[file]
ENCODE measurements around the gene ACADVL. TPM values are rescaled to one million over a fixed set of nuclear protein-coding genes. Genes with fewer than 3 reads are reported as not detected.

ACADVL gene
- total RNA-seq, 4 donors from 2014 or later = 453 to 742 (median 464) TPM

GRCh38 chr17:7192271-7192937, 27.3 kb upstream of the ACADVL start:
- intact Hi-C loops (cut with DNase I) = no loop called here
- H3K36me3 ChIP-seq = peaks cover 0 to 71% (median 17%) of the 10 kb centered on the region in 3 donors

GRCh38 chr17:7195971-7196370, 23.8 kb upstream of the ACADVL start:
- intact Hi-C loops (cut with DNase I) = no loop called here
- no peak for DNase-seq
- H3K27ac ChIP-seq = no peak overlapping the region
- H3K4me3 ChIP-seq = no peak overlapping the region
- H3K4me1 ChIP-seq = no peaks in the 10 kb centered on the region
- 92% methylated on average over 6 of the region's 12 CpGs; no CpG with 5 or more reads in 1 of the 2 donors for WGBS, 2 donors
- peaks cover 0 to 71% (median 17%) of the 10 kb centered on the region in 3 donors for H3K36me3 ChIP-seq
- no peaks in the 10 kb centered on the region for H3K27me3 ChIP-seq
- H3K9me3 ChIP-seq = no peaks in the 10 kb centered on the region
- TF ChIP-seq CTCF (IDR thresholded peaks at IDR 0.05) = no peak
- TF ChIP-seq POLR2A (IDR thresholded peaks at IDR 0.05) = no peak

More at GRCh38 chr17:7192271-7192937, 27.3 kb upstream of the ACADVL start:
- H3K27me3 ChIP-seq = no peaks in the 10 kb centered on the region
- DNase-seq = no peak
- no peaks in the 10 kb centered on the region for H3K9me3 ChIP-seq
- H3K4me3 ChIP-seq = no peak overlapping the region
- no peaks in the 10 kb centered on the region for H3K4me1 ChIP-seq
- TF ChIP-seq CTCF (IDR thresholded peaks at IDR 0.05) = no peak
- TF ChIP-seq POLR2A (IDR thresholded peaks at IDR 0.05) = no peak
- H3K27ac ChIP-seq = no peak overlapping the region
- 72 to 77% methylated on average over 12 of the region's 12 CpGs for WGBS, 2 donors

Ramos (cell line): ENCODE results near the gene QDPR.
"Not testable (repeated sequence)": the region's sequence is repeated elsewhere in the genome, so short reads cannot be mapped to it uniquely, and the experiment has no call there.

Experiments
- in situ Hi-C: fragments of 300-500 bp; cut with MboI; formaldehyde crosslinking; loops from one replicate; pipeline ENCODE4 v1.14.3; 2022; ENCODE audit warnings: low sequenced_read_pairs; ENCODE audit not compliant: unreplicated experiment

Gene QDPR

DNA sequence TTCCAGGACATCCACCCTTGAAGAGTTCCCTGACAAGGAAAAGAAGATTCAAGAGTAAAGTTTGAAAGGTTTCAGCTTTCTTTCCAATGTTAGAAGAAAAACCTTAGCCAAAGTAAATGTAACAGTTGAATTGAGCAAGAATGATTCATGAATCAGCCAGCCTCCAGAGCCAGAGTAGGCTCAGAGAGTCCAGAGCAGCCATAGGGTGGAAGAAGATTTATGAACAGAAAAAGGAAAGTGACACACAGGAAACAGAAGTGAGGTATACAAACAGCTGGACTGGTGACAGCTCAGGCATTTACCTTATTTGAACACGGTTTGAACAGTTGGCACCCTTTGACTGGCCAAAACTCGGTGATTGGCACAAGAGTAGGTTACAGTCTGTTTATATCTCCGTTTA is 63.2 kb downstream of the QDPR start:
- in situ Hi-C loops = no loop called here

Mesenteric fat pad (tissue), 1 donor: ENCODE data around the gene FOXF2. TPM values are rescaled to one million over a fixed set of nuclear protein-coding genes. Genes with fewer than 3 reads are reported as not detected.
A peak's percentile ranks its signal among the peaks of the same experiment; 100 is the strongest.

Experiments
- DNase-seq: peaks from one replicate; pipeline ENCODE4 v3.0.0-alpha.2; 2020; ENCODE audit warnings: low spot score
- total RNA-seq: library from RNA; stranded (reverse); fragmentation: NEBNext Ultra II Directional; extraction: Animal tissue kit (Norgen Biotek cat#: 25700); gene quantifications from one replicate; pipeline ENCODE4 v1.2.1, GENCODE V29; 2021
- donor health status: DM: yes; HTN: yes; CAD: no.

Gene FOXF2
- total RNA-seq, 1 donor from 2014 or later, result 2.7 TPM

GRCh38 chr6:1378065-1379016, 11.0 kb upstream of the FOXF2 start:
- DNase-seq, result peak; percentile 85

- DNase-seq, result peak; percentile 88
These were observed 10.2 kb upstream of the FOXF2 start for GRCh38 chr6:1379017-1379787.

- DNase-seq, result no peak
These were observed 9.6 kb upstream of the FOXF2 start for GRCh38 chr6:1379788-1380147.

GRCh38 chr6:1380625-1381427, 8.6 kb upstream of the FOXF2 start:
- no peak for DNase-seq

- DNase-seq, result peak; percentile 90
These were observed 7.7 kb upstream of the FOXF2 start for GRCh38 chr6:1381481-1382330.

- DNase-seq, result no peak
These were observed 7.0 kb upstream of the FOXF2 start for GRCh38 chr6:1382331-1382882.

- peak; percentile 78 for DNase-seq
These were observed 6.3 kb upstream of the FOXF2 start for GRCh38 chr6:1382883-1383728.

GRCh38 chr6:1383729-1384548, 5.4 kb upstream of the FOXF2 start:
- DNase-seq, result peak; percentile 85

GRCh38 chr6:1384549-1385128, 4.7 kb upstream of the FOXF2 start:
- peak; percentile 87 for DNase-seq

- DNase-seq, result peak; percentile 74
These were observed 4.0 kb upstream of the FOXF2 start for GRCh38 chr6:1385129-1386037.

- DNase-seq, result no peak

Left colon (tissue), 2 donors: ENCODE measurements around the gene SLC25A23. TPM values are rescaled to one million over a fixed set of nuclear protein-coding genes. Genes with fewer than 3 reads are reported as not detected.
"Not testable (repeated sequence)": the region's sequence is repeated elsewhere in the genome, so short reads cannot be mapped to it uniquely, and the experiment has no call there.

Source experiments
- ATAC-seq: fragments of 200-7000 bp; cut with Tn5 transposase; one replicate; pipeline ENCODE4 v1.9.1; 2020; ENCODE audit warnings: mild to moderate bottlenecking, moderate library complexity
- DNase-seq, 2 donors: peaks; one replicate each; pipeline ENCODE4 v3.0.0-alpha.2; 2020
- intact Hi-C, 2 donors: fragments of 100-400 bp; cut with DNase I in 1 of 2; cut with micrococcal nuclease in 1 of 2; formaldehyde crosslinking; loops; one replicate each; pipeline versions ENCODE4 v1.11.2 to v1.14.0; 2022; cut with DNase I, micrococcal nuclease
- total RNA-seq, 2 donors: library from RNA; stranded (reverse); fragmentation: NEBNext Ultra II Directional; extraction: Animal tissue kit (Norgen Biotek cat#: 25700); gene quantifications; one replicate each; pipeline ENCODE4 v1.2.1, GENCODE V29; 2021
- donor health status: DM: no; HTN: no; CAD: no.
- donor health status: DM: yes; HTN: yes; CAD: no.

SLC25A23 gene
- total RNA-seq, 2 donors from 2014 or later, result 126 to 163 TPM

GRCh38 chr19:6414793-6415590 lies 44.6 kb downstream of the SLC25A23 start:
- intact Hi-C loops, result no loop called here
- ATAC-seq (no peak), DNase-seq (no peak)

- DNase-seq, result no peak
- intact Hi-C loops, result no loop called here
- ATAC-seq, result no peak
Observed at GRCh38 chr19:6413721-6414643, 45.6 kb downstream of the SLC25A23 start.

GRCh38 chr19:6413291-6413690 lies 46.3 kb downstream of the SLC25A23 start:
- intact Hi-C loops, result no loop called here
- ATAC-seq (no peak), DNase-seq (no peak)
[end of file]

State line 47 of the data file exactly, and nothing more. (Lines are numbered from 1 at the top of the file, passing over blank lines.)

These were observed 10.2 kb upstream of the FOXF2 start for GRCh38 chr6:1379017-1379787.